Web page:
There is always self-employment/running a small business, as well. My parents ran a small general carpentry business for decades. Being a small business owner is a crapshoot, and it's not for everyone, but it's an option in small communities, if there is a need to be served. Attorneys, accountants, etc. in small towns typically work in their own small offices and and small partnerships (maybe one other partner), versus working in a large firm as they might in a larger city.

The majority of these jobs are not top wage earners, but the truth is that rural areas generally have overall lower costs of living in most regards, and while there may be lower wages, the dollars earned stretch further. I lived well on a beginning print journalist's salary in a small community in the early to mid 2000s (I started out making 19k a year), because my huge 2BR apartment cost $300/mo., for instance.

If you are looking for white collar, the standard work available in small town areas is going to be "foot in the door" kinds of things, and you may eventually need to move on to rise higher. People who stay in white collar jobs in small communities are people who want to live in the community, and accept the limitations of their career aspirations when that is a priority. If upward mobility in the job is the higher priority, know that the time will obviously come when you will need to move to a larger community to access the next rung on that ladder.

Last edited by TabulaRasa; 07-05-2014 at 12:48 PM..
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Old 07-05-2014, 01:41 PM
 
1,971 posts, read 2,538,686 times
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Quote:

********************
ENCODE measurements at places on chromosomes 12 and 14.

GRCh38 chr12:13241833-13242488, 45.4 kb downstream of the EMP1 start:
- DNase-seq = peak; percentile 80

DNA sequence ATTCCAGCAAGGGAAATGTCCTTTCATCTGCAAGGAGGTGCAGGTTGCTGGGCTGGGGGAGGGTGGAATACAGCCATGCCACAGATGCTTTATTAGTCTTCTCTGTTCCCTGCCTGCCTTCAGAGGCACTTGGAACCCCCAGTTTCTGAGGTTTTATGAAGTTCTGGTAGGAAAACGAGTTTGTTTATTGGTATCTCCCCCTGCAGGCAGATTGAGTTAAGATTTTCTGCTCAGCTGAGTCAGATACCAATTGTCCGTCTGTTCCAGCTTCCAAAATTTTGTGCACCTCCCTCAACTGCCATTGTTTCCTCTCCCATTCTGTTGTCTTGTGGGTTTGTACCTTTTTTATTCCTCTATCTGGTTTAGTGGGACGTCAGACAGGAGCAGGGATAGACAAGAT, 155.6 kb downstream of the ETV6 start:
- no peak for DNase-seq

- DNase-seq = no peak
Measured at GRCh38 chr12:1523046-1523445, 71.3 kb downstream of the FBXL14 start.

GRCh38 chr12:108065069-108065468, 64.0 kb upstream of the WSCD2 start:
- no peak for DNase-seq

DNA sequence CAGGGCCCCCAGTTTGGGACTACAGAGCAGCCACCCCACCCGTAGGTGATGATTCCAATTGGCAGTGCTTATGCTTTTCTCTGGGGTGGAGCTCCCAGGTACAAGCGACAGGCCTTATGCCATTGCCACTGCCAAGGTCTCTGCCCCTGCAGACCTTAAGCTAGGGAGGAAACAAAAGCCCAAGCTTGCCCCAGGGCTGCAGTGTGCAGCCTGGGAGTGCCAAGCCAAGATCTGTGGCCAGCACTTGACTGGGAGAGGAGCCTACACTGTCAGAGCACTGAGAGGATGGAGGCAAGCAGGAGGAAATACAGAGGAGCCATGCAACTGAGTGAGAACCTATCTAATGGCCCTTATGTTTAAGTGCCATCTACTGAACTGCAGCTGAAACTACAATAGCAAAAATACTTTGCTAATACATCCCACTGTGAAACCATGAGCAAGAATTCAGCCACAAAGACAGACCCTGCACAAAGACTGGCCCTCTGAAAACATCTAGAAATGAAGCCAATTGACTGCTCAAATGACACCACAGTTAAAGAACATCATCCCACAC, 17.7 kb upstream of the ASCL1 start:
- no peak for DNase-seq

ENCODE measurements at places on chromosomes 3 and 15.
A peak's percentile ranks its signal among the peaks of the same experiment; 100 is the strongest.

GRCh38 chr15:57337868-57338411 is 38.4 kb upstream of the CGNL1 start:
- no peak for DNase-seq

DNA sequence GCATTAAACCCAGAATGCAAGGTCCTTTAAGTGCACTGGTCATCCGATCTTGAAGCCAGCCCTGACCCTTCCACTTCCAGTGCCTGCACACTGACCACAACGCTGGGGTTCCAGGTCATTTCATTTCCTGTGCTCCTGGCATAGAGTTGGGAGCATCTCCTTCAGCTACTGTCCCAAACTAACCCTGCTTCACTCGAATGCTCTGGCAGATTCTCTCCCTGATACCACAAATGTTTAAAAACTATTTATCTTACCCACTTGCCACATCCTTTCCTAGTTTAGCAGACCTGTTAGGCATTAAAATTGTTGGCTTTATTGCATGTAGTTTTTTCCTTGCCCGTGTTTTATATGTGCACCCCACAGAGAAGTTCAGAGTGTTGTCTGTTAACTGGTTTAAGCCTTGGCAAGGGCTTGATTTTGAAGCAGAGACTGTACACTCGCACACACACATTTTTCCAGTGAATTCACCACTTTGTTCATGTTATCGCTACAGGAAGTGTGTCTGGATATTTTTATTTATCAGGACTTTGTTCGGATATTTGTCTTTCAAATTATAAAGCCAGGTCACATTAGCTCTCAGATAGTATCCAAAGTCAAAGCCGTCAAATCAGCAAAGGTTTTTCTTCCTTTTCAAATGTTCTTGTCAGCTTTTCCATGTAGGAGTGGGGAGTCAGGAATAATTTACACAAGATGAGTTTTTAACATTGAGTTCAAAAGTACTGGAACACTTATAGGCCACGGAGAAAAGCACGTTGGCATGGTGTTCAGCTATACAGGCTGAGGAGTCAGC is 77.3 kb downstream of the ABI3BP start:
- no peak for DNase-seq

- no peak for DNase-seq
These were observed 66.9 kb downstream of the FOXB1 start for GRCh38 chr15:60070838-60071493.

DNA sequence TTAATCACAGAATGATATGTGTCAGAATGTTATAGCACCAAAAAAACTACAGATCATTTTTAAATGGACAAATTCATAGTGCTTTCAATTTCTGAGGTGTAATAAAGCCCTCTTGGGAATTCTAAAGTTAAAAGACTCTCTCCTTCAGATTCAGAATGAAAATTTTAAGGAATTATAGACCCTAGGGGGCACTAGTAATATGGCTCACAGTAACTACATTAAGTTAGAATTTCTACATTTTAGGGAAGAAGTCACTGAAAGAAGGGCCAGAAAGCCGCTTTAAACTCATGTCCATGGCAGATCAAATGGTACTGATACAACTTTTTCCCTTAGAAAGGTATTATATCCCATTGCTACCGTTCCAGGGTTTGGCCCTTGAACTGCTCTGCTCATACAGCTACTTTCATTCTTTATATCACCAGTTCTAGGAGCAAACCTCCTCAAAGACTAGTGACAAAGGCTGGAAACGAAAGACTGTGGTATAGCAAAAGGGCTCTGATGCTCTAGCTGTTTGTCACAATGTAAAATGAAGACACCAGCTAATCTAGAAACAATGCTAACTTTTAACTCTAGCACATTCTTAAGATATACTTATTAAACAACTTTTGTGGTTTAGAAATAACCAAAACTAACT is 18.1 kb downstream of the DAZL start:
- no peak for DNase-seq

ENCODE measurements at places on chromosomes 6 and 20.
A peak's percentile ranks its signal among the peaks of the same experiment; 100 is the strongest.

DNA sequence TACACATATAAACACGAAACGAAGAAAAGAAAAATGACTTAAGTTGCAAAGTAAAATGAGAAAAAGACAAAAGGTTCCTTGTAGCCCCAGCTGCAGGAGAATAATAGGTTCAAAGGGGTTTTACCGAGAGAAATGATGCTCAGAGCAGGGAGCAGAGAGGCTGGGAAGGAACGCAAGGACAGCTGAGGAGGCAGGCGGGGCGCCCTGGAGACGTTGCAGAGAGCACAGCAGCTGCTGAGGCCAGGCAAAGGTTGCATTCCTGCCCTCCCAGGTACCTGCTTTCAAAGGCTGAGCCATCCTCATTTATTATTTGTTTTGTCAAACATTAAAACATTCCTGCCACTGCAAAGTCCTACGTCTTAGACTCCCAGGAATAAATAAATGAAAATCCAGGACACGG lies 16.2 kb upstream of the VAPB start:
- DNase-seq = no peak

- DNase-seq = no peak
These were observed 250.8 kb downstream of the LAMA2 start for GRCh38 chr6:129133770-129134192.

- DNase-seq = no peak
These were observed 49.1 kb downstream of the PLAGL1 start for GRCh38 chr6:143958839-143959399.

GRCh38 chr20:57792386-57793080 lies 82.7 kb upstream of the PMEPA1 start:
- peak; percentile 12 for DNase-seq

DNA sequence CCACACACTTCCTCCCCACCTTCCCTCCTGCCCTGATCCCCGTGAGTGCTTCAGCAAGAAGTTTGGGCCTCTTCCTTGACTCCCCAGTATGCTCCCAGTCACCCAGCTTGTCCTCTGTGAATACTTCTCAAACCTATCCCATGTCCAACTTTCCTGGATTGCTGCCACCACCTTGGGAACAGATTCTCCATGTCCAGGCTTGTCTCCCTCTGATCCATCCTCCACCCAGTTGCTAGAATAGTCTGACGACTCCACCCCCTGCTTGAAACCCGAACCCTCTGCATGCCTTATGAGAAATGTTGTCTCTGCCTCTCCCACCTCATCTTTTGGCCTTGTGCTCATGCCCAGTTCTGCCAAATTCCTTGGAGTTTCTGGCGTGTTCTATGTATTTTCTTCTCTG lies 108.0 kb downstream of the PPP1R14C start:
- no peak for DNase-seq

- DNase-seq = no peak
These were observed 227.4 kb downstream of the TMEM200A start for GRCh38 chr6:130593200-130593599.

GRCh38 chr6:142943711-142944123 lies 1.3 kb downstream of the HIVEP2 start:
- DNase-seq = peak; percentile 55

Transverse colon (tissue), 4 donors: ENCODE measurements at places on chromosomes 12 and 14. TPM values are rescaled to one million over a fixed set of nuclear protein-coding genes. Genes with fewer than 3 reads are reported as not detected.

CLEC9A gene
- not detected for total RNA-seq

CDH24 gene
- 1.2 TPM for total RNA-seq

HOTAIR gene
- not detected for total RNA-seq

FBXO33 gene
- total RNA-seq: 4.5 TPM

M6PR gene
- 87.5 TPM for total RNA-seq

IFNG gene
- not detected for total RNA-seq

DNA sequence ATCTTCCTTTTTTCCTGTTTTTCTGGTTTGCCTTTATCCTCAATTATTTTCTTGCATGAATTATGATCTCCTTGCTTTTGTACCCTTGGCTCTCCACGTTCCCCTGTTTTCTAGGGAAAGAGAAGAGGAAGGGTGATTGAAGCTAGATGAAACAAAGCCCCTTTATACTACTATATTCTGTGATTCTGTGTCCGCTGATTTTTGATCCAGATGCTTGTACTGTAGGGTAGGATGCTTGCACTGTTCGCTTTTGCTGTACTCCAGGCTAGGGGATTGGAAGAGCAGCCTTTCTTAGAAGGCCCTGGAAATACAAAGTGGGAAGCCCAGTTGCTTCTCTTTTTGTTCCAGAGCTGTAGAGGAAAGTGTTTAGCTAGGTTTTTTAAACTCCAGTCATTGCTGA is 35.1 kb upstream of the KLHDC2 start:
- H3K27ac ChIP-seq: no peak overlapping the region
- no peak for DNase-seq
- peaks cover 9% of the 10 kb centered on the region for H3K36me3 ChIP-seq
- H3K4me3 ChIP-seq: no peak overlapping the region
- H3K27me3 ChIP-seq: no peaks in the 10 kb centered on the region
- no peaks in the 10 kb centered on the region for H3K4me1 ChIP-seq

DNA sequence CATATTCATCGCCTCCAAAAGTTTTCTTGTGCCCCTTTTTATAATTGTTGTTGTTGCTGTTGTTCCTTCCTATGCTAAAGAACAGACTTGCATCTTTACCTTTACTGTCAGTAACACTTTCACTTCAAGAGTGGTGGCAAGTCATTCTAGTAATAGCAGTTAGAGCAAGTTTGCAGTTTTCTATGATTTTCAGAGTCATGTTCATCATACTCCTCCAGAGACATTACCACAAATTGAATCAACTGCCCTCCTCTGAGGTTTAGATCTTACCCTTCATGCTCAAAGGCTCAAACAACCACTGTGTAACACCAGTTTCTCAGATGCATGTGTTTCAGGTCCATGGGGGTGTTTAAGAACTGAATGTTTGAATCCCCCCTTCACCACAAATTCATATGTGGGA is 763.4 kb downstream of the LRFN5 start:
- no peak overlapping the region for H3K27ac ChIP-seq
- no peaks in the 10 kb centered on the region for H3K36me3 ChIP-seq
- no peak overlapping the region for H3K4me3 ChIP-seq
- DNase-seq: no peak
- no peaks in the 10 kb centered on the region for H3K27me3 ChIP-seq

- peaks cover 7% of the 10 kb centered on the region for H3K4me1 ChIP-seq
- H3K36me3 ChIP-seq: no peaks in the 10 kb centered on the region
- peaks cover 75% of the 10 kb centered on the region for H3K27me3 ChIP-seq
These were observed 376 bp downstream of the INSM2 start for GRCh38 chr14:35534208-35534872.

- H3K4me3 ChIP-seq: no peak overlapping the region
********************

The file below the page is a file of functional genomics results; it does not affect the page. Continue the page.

Originally Posted by s1alker View Post
I should have been more specific. I am trying to refer to someone who has a college degree and is looking for high paying white collar careers with advancement opportunities.
Most jobs like this in smaller towns are with the county, state or federal government.
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Old 07-05-2014, 01:46 PM
 
Location: West Madison^WMHT
3,353 posts, read 3,286,777 times
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Many rural areas have pretty darn good Internet connectivity, this enables telecommuting, or running your own business from home, or trading stocks. True, these aren't entry-level jobs, but they are also not uncommon.

Also some "rural" areas are not actually uncommutably far from a city. I'm 5 minutes from the center of my small town, I can drive another 15 minutes and reach either a highway or the largest city in NH (which isn't saying much). An hour from there takes me to Boston. So you can live in a small town and still get traditional white collar cubicle work, if that's what you want.

I work with dozens of IT vendors, about a quarter of the technical and sales staff who I work with live in "rural" New Hampshire. Sure, their actual office (which they rarely visit) is along a major highway somewhere near Burlington MA, but that's no excuse to live in a condo or a McMansion on a quarter acre when you can have a horse farm in NH instead.
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Old 07-05-2014, 01:47 PM
 
Location: Western Nebraskansas
2,707 posts, read 5,432,420 times
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And then there's always petroleum. If s/he has something marketable in that industry, they're set.